Startvalve, you are of course right that the Gulfstream would have no business as AF1 today. It would take an entirely different world (where the president doesn't need to "run" the country every minute), the world which we are all hoping for in the future, but which is so different that we have severe difficulties even to imagine it today.
And I also agree that a new AF1 today might very likely be a 747, but I wouldn't rule out the C-17 completely. In the right color scheme it could be a quite pretty plane.
But many people think that when the president travels, then he picks a VC
-25 and his people and goes off. That may be the way when doing domestic journies, but when going abroad...
Some five years ago Bill Clinton paid a 22 hours long visit to the Danish Queen and the city Copenhagen. He arrived on TWO VC
-25 and THREE Lockheed C-5B
Galaxy. The Galaxies of course in full war paint scheme. Nobody knew which VC
-25 was AF1 until it parked at the red carpet. It was like an invation of Copenhagen Airport.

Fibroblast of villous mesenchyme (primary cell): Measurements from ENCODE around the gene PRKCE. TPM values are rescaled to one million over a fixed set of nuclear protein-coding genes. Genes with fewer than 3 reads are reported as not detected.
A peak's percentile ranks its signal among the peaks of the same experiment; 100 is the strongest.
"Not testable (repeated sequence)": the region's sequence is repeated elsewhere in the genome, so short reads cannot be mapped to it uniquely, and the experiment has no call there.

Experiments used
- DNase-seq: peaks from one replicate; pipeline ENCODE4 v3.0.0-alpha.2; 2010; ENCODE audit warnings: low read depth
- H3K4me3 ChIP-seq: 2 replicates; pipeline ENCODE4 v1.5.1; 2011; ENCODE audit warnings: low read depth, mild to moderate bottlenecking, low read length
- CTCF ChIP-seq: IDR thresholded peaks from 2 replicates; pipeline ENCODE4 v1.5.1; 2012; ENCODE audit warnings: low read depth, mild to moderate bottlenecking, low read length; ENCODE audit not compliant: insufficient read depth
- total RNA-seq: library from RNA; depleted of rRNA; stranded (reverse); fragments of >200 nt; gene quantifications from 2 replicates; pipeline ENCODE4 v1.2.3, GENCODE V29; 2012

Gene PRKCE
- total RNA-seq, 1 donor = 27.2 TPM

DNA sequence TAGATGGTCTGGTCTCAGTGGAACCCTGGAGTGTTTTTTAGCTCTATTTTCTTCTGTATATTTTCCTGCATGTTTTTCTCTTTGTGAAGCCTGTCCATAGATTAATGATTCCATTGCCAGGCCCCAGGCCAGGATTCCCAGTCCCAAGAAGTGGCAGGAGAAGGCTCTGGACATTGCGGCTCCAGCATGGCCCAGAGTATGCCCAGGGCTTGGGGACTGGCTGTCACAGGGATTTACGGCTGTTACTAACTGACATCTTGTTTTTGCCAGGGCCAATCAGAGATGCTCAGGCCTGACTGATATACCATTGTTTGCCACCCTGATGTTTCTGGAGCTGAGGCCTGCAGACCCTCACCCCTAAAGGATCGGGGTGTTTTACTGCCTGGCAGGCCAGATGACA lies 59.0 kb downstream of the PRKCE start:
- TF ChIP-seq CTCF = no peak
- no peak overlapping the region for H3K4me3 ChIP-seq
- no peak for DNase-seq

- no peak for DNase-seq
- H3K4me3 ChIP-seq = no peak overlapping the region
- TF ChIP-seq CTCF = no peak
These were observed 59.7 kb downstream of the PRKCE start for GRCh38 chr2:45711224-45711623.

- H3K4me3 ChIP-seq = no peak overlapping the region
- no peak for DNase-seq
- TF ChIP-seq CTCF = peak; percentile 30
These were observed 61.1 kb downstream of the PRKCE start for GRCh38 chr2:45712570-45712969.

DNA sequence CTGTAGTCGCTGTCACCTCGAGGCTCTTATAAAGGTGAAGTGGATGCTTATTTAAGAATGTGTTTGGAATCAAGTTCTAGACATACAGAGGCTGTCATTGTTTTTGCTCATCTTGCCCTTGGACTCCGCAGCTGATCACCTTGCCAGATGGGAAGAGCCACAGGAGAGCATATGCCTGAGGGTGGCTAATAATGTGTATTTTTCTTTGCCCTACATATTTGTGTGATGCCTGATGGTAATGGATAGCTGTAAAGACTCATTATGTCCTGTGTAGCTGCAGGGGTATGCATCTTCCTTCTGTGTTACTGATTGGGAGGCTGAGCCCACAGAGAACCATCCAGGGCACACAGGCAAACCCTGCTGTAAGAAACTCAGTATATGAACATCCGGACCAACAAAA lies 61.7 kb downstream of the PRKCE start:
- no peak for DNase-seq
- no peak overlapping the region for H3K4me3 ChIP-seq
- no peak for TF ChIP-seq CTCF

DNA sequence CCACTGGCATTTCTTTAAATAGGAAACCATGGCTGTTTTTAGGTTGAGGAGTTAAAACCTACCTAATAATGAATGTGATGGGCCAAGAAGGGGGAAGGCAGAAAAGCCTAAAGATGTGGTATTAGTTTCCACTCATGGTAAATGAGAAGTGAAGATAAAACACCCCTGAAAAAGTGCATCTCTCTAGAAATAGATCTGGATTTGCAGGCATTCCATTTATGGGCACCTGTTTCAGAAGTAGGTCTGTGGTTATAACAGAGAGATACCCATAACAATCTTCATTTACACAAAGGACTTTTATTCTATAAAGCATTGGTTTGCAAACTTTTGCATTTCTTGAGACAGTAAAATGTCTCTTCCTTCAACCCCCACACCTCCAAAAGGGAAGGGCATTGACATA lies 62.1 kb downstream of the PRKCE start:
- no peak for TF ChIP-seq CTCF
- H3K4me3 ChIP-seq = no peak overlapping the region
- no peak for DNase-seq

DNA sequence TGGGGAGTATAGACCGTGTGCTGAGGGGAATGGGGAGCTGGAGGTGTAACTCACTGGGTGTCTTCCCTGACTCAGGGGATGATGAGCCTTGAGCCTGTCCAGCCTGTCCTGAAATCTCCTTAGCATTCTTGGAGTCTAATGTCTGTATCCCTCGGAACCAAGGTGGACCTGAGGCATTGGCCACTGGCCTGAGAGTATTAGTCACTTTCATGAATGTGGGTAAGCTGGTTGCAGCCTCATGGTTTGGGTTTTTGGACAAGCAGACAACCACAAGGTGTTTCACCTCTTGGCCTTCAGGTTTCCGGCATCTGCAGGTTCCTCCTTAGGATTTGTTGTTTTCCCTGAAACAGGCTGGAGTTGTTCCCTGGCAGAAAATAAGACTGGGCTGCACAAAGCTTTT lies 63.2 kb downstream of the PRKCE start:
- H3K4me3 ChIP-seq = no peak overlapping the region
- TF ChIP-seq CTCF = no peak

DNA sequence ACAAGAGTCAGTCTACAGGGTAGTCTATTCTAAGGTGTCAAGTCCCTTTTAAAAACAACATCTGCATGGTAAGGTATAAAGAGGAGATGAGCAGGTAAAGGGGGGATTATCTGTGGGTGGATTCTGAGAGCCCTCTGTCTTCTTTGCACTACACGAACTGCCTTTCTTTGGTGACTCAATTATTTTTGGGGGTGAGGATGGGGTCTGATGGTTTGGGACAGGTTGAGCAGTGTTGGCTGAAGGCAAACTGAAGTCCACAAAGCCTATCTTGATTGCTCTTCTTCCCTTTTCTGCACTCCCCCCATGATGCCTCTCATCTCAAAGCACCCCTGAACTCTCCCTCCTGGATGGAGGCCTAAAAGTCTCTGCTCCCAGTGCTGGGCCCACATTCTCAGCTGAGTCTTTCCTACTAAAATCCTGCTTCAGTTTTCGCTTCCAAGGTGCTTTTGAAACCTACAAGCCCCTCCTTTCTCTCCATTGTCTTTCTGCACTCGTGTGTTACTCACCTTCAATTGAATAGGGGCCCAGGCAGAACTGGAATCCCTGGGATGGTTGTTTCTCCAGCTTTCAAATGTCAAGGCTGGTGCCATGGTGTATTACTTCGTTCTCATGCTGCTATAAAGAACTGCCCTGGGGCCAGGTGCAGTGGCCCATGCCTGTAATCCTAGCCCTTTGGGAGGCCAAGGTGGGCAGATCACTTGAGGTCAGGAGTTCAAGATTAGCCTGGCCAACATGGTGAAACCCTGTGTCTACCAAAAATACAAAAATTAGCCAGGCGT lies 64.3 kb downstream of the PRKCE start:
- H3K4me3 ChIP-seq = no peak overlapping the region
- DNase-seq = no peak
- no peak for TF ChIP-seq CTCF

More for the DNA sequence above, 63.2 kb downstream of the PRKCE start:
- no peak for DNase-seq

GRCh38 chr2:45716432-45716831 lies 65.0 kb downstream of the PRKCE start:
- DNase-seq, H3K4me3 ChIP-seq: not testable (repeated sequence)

The Galaxies carried a large fleet of heavy vehicles and three helicopters. The president went straight on a helicopter to the lawn at the Queen's summer residence. All three helicopters arrived at the same time, but from three different angles, and landed simultaneously. Again nobody knew which one carried the president until we saw which one landed at the red carpet.
This was just a friendly visit to one of the most peaceful countries and one of USA's closest allies - the only country, except Britain, which from the beginning to this very day has been standing tough side by side both with mouth and troops in the present Iraq conflict.
A few hundred thousand people were waving Stars and Stripes and Danebrog while Bill C was making his speech at the royal palace balcony. It was one big, happy party from arrival to departure.
I can tell you, the US president travels with overweight baggage!!!
: The Danish Queen does travel on a Gulfstream (when she doesn't go on a scheduled airliner - on first class). She doesn't run the country when abroad, the Crown Prince does. Or his younger brother takes his motorbike from his farmhouse to the royal palace. Or the Queen's younger sister takes her BMW 700 from her home in Germany.
It doesn't need to be more complicated than that. Or at least we thought so until the murder of the Swedish foreign minister a couple of weeks ago.